Monthly Archives: April 2023

The S&W Model 1902 Snubby- Not so Much a Thing as a Process.

Model 1902 Customized and cut down to a 2″ barrel

This gun has been in a near-constant state of change practically from the moment I got it. It had a 6-1/2″ barrel and a butt-ugly pitted black finish and not a few issues. Had a nice trigger though, and I could see the potential. I learned how to gunsmith on S&Ws with this gun. a fix here and a tweak there. Eventually it got cut down to 3″ and carried quite a bit, but when I got a later M&P and gave it the treatment the old 1902 was redundant.

Then a gunsmith buddy was getting some Model 10s and cutting them to 2″. I rather fancied the look and did the same with the 1902. I did a half-round front sight to complement the Noir vibe I was going for, did a full trigger job etc. The trigger is now glass-smooth and breaks at 6-1/2 lbs. double-action. The top of the hammer is checkered so the gun can still be thumb-cocked, and I actually made the single-action pull heavier; it was a bit too light for my comfort on a carry pistol. Now it’s nice and crisp but breaks at 4-1/2 lbs.

The trigger-guard is relieved on the right side for faster access from the safe position with the trigger finger on the frame.

I wanted a wide front sight for fast target acquisition, but I made it a bit too wide and precision suffered more than I could accept. I made a ‘note-to-self’ to change that, and today as I was unwinding after a seriously stressful couple of weeks I decided it was time to tackle the job.

I heated up the sight to loosen the solder and removed the old sight, then cleaned out the groove in the top of the barrel where it had been. I got some 1/8″ mild steel plate and cut and ground the new front sight, then ground and filed the blade thinner. I soldered the new sight in place, cleaned it up with 220 and 400-grit sandpaper, then re-blued it with Oxpho Blue.

The new front sigh mounted, soldered and blued.

Gives a much nicer sight picture, but the rest of the gun was looking a little care-worn, so I cleaned it with acetone and touched it up with the Oxpho too.

OK, time to see how it shoots. I grabbed a box of .38 Special ammo and headed for the range. I ran the target out to 7-yards and shot it. Seemed to be hitting a bit low and right. I ran a new target out to 7-yards and shot a hole in it , then used that hole as my point-of-aim.

Deliberate and rapid-fire at 7-yards. Hitting a couple inches low and right.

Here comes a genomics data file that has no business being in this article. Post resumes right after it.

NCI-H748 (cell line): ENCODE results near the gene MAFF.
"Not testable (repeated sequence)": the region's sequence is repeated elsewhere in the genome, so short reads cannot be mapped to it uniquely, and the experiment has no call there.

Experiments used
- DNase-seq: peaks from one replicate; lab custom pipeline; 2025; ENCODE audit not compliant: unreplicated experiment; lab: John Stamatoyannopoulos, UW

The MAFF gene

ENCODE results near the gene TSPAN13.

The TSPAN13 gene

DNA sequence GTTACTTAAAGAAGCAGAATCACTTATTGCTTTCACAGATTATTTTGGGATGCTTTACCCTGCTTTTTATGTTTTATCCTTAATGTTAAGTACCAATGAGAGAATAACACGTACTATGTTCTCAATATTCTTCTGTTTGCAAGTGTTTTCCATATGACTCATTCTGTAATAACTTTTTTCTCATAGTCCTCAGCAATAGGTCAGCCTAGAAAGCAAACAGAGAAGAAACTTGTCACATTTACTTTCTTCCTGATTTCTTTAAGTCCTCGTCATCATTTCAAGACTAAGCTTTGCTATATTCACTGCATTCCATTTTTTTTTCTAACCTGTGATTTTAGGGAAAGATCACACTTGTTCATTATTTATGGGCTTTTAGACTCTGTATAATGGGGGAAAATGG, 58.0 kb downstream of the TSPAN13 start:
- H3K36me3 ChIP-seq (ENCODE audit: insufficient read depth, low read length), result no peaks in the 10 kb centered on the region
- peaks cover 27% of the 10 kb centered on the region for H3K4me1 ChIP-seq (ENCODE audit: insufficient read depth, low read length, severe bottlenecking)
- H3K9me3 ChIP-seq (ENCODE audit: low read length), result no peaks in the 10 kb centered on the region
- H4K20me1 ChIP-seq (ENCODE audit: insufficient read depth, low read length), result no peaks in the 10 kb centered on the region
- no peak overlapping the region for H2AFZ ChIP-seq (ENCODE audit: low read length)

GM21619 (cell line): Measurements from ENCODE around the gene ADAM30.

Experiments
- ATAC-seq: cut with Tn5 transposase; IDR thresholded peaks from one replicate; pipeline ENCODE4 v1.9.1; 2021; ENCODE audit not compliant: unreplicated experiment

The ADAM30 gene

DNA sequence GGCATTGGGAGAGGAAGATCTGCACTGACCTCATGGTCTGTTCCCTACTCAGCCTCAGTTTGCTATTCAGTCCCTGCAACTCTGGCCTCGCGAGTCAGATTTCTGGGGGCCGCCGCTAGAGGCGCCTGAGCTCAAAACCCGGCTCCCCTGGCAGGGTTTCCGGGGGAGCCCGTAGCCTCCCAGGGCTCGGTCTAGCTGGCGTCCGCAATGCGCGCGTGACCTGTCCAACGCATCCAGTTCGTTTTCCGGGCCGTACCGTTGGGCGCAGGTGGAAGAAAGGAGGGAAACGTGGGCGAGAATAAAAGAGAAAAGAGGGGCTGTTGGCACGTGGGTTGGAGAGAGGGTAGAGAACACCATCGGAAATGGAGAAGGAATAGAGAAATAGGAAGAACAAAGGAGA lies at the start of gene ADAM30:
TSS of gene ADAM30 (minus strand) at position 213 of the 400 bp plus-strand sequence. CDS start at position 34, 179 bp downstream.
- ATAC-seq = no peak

The gun is consistently hitting low and right. Should be easy enough to fix and I will at some point. I rounded things off with two cylinders of ‘Panic-Fire,’ meaning I dumped the cylinder as fast as I could. This was also at 7-yards.

Not ideal, but it would probably do the job.

I want to correct the sights, but there’s no urgency; this is not a carry-gun for me anymore. It’s a fine gun and great to shoot but I have better options. Honestly it’s already good enough for the sort of gun it is, but for me correcting the sights is more about craftsmanship than capability; I want it to be right.

I like the new sight; It allows for a good sight picture and correcting the POI won’t change that. And yeah, I stuck with the half-round sight for impractical reasons. It just feels right for this gun, to me anyway.

This is one I’m not going to part with; I’ve learned a lot working on this gun and had a lot of quality-time at the range. This is probably the end of the modifications and tweaking though, and it’s a pretty good place to stop.

Michael Tinker Pearce, 9 March 2023

.380 ACP: The Minimum Caliber for Civilian Self-Defense?

The Sig P238 and it’s variants are popular choices for concealed-carry.

I hear a lot of trainers, You-Tubers and internet uh, experts say that 9mm is the minimum viable caliber for self-defense, and .380 ACP is too weak. Huh. Real Life would be very surprised to hear that. Greg Ellifritz compiled the results of a great many real-world shootings and discovered that overall there wasn’t a nickels worth of difference in effectiveness between the calibers between .380 ACP and .44 Magnum.

Service calibers and magnums are demonstrably much more powerful than .380 ACP and capable of doing greater damage. How is it possible that .380 could be ‘just as effective?’ The simple answer, as usual, is that it’s not that simple. Self-defense shootings involve a mind-boggling number of variables and caliber is only one of them. Also .380 ACP is hugely more likely to be employed by a civilian than a law enforcement officer, and as a result there are wildly different dynamics in play.